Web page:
…to the US is drawing to a close (Monday is my last day here), so is this exciting offer.
Ben Peek is an author to watch out for. I mean it. Writer of Twenty-Six Lies / One Truth (very cool stuff), another of his books, Black Sheep, has now become available to the public. The following is an interview I did with him, about this novel and other things:
Brendan Connell: Ok, a dystopian novel about race. First question: Why?
Ben Peek: Basically, race is one of those interests I have. One of those big, life defining interests. When I was a kid, I grew up in this neighborhood filled with Vietnamese, Middle Eastern, British, Turkish. . . . Well, a fairly diverse racial group. I never thought much of it until, when I was about ten or eleven, I noticed my mum saying things with a vague bit of racism in them. Nothing huge, mostly about how those kinds of people came to the country for free benefits, and jobs, which impacted on people like her getting what she deserved. That she herself was an immigrant never seemed to enter her mind. Since then, it’s just been this thing for me. Racial politics, thoughts, the like, plays such a big part for me in my life that there was never not going to be a novel about race.
Brendan Connell: So race and racism are the same thing?
Ben Peek: No, not really. It’s just that my first interactions with race are filtered through the memory of racism. I guess it’s fair to say that I noticed different races, and became aware of my own race, through racism, if that makes sense?
Brendan Connell: Sure. . . . So, is Australian society especially racist in your opinion?
Ben Peek: I hesitate to say it is. I haven’t seen much of the rest of the world, but my opinion, from what I understand, is that the world is a fairly racist place, and Australia is no better and worse than a lot of other places out there. But, it has done a lot of fucked up things to people who aren’t white, and continues to do so. And yet, at the same time, y’know, there’s a really beautiful multiculturalism here. So . . .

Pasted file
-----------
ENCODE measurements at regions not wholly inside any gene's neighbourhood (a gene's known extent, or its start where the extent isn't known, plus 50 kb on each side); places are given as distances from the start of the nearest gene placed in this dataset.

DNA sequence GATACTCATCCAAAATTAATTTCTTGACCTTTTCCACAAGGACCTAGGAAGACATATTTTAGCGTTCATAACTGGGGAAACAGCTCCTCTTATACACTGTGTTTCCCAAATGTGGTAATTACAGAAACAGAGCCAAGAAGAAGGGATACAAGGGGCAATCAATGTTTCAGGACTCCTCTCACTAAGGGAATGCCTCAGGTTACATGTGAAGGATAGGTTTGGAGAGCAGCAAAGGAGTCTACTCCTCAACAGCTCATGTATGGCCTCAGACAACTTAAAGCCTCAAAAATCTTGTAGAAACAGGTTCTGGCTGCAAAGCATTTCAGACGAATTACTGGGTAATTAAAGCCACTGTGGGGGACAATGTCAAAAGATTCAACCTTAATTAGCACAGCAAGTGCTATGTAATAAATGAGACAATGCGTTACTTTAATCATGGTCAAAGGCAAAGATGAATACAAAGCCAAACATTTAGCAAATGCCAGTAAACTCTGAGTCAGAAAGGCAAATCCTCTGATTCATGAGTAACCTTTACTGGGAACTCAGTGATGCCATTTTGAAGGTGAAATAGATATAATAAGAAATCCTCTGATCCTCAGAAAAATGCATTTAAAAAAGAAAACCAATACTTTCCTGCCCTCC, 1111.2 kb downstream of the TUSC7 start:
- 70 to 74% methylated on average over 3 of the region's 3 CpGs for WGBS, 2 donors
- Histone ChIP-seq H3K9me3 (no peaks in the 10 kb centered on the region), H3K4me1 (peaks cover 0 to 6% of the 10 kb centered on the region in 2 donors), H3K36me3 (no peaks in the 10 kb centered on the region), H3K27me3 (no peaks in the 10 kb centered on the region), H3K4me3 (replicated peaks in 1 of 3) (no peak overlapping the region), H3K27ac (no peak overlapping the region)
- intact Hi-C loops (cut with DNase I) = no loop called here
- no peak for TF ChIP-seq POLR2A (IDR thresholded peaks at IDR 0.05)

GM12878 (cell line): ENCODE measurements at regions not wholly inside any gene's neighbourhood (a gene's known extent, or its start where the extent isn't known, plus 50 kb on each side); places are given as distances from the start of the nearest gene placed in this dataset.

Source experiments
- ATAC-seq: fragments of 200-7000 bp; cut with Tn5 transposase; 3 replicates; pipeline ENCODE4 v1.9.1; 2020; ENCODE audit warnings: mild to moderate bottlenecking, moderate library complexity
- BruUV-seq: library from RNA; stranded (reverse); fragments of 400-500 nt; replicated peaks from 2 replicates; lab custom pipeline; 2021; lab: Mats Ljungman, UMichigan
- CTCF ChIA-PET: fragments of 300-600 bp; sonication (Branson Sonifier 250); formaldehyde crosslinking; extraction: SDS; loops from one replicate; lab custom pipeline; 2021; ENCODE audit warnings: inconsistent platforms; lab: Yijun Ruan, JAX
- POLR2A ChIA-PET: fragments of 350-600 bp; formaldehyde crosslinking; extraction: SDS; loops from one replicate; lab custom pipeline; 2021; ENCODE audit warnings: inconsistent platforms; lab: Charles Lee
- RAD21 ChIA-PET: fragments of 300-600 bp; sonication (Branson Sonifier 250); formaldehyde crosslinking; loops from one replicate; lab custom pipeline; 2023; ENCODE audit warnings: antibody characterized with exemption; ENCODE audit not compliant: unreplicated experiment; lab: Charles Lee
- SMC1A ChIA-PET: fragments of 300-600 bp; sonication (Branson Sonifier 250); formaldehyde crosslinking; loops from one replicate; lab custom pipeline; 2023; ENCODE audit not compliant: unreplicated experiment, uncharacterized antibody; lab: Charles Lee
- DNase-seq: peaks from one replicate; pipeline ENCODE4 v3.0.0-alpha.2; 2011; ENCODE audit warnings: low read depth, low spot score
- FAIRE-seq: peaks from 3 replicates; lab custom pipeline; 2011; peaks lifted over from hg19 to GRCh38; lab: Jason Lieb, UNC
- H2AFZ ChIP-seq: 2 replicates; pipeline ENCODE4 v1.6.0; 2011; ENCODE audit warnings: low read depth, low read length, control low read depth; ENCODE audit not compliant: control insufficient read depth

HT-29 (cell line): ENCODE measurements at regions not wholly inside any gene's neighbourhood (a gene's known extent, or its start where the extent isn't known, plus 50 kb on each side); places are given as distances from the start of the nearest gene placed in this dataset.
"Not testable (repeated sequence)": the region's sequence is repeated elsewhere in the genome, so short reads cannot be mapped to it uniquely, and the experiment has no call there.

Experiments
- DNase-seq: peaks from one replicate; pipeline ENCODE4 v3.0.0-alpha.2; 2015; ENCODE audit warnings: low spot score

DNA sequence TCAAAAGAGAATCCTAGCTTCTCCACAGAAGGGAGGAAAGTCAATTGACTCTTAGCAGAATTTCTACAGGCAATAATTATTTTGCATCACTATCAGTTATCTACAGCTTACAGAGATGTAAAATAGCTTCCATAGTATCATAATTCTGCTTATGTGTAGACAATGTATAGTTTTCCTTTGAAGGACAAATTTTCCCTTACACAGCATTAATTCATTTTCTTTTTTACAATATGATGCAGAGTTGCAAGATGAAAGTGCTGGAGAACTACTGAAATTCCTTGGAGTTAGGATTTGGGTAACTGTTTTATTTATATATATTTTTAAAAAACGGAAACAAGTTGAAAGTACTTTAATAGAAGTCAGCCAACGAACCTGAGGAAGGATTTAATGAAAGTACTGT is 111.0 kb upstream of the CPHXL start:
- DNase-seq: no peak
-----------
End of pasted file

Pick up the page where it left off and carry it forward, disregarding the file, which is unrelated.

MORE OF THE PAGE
Brendan Connell: Maybe it is a bit like the US in that way.
Ben Peek: Maybe. I’ll see in November when I’m there. It’s going to be interesting to see the States first hand, I reckon.
Brendan Connell: Yes, it’s an interesting place.
Ben Peek: It’s got such a dominating culture throughout the world. In many ways I feel like I’ve been living in a society that is full of simulations of American culture.
Brendan Connell: Yes, but of course US culture is a simulation of everything else. At least these days. . . . Anyhow, race is a pretty heavy-weight topic—compared to a lot of the escapist literature currently in the fantasy circuit, anyhow. Which sort of brings me to the next question: Do you think writers have a moral obligation to their readers?
Ben Peek: Nah. What I think they’ve got is a moral obligation to themselves. If they’ve got a thing—and every writer has a thing that guides them, motivations them, centers them. . . . If they’ve got that, then they should put it into their work. Read the rest of this entry »
Daniel de Luxe, after performing a horrible deed, buried the razor blade in his back yard. It grew into a tree. Every time a bird lands on it, it gets sliced in two.
I came upon this little review here that mentions a couple of my Metrophilia stories.
Little Peter ate an apple, seeds and all. That was long ago. Now big Peter lies there, with a tree growing from his ear.
- Only something like 1 in 10,000 people who call themselves writers actually make a living at it (writing fiction). It could easily be fewer. Bank robbers have a higher rate of success.
- “Professionalism” itself is an offensive term that was invented by capitalist-corporate society. Unless you are a writer of capitalist-corporate fiction, you are not a professional.
- Look in the Help Wanted ads and you will not find anyone looking for a fiction writer. Anyone you don’t have to pay that is.
The incredible thing is that most writers I know actually approach writings as if it were a profession–as if labeling something a “profession” were honorable and calling someone “professional” a good thing. It probably is when talking about a lawyer or a doctor. But as far as a writer of fiction is concerned, it just isn’t.
Tied to the trunk, Marcus struggled to free himself. It was no use. Even vultures have their lucky days.